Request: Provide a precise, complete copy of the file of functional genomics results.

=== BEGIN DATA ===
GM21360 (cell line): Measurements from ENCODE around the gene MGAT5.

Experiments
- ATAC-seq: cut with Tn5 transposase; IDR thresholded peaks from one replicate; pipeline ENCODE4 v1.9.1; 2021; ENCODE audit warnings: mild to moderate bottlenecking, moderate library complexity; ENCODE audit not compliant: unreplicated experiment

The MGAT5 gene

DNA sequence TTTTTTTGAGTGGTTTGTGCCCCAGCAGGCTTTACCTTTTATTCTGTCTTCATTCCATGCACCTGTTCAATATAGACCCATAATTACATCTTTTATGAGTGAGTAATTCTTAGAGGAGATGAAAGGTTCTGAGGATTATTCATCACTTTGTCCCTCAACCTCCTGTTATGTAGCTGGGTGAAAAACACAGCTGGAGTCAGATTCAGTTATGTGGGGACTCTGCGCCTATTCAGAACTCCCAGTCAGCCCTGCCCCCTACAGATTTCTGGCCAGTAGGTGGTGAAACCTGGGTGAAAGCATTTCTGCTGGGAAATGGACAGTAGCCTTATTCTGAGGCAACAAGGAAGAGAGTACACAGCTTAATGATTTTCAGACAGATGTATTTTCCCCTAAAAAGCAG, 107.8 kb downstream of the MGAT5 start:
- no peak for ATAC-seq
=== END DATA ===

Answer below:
GM21360 (cell line): Measurements from ENCODE around the gene MGAT5.

Experiments
- ATAC-seq: cut with Tn5 transposase; IDR thresholded peaks from one replicate; pipeline ENCODE4 v1.9.1; 2021; ENCODE audit warnings: mild to moderate bottlenecking, moderate library complexity; ENCODE audit not compliant: unreplicated experiment

The MGAT5 gene

DNA sequence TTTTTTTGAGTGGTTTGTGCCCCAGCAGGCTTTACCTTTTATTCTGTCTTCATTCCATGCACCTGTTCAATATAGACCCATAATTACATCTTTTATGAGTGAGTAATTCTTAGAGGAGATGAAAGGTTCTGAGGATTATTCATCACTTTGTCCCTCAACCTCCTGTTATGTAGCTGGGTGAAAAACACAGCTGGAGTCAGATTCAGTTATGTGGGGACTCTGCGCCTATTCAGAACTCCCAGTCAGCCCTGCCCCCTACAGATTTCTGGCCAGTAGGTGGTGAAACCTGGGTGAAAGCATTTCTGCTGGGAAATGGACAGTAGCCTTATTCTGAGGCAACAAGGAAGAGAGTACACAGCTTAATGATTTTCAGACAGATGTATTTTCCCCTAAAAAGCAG, 107.8 kb downstream of the MGAT5 start:
- no peak for ATAC-seq